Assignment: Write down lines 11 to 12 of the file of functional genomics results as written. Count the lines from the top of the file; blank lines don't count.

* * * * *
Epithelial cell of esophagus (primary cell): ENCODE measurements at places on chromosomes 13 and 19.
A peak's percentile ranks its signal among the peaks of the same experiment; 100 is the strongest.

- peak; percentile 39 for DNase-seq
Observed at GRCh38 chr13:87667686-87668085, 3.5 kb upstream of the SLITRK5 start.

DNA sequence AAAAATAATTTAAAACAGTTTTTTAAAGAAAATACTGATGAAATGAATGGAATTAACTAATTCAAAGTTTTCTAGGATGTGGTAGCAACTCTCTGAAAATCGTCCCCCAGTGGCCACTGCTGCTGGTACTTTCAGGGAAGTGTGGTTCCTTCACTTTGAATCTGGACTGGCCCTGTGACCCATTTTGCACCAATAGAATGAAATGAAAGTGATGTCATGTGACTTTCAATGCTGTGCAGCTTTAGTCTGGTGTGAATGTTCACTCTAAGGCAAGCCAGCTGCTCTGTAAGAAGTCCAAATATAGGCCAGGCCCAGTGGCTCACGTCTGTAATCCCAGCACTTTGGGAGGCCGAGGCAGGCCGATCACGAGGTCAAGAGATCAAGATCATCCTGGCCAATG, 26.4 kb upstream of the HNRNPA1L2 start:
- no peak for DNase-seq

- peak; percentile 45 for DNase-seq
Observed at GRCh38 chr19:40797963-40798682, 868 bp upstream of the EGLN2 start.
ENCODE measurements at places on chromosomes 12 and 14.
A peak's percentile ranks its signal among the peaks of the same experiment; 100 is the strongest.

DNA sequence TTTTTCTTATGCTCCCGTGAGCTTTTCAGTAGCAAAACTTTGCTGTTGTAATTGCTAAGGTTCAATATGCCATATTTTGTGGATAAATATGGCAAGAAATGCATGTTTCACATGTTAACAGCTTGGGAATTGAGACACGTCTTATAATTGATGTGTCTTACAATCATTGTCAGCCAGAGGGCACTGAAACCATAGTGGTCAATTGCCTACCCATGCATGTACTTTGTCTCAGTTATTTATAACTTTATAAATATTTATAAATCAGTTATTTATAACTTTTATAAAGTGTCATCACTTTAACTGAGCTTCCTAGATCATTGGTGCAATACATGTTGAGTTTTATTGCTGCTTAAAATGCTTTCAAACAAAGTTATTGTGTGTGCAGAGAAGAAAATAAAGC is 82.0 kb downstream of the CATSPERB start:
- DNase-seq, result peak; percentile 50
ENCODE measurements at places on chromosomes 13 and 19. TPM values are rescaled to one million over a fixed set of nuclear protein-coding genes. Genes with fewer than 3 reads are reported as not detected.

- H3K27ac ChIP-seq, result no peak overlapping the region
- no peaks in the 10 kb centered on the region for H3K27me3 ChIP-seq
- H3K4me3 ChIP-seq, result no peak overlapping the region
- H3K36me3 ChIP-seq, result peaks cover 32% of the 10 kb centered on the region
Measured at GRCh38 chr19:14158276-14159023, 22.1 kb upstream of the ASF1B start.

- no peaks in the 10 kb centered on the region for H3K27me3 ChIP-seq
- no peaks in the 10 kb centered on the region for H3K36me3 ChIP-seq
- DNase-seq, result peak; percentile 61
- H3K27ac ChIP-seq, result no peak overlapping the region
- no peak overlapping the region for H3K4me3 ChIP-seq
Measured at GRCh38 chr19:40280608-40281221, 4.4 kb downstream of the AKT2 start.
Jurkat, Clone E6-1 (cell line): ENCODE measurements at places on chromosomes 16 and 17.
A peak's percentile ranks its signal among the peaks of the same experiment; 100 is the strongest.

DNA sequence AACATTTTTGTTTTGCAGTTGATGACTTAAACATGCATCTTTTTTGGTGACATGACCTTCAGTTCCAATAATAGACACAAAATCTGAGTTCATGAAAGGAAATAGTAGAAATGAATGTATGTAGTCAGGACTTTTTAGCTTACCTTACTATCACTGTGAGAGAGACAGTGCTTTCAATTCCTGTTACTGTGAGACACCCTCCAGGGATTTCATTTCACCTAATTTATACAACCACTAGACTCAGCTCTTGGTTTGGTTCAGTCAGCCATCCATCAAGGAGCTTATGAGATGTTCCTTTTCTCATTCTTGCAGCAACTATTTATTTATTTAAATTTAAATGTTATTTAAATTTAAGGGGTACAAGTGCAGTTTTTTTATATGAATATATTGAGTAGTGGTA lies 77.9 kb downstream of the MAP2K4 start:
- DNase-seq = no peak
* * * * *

DNA sequence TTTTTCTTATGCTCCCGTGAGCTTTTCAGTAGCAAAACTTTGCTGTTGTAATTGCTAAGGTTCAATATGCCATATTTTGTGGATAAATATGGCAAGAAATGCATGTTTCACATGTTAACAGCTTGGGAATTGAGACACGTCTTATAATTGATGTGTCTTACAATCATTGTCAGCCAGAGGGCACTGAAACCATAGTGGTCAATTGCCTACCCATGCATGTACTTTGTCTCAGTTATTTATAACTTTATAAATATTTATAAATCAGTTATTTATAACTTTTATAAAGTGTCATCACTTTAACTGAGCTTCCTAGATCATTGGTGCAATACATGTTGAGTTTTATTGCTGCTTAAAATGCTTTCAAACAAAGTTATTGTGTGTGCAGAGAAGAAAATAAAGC is 82.0 kb downstream of the CATSPERB start:
- DNase-seq, result peak; percentile 50